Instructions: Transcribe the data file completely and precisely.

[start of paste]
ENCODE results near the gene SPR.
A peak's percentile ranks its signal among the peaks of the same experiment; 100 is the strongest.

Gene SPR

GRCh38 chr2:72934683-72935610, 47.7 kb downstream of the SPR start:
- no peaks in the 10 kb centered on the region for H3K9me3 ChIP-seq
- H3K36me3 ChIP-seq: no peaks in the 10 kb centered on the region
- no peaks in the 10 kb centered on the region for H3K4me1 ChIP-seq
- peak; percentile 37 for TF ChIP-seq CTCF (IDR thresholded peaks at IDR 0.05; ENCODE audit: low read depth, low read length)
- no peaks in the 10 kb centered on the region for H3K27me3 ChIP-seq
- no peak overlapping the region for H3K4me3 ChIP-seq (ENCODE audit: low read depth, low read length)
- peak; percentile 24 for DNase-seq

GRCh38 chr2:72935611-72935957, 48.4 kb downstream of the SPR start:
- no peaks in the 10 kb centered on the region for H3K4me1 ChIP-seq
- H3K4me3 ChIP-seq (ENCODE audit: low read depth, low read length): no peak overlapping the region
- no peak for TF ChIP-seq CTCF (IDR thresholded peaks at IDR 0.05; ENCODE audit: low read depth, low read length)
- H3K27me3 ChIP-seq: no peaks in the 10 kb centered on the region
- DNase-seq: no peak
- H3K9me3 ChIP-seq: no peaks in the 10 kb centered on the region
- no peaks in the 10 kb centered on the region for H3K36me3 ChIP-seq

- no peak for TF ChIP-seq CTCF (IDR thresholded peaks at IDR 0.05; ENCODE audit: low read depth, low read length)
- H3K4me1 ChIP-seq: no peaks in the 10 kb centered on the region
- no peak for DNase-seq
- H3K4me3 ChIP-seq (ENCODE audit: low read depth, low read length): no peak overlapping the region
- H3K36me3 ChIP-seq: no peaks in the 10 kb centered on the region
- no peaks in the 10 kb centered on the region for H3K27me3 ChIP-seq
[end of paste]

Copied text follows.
ENCODE results near the gene SPR.
A peak's percentile ranks its signal among the peaks of the same experiment; 100 is the strongest.

Gene SPR

GRCh38 chr2:72934683-72935610, 47.7 kb downstream of the SPR start:
- no peaks in the 10 kb centered on the region for H3K9me3 ChIP-seq
- H3K36me3 ChIP-seq: no peaks in the 10 kb centered on the region
- no peaks in the 10 kb centered on the region for H3K4me1 ChIP-seq
- peak; percentile 37 for TF ChIP-seq CTCF (IDR thresholded peaks at IDR 0.05; ENCODE audit: low read depth, low read length)
- no peaks in the 10 kb centered on the region for H3K27me3 ChIP-seq
- no peak overlapping the region for H3K4me3 ChIP-seq (ENCODE audit: low read depth, low read length)
- peak; percentile 24 for DNase-seq

GRCh38 chr2:72935611-72935957, 48.4 kb downstream of the SPR start:
- no peaks in the 10 kb centered on the region for H3K4me1 ChIP-seq
- H3K4me3 ChIP-seq (ENCODE audit: low read depth, low read length): no peak overlapping the region
- no peak for TF ChIP-seq CTCF (IDR thresholded peaks at IDR 0.05; ENCODE audit: low read depth, low read length)
- H3K27me3 ChIP-seq: no peaks in the 10 kb centered on the region
- DNase-seq: no peak
- H3K9me3 ChIP-seq: no peaks in the 10 kb centered on the region
- no peaks in the 10 kb centered on the region for H3K36me3 ChIP-seq

- no peak for TF ChIP-seq CTCF (IDR thresholded peaks at IDR 0.05; ENCODE audit: low read depth, low read length)
- H3K4me1 ChIP-seq: no peaks in the 10 kb centered on the region
- no peak for DNase-seq
- H3K4me3 ChIP-seq (ENCODE audit: low read depth, low read length): no peak overlapping the region
- H3K36me3 ChIP-seq: no peaks in the 10 kb centered on the region
- no peaks in the 10 kb centered on the region for H3K27me3 ChIP-seq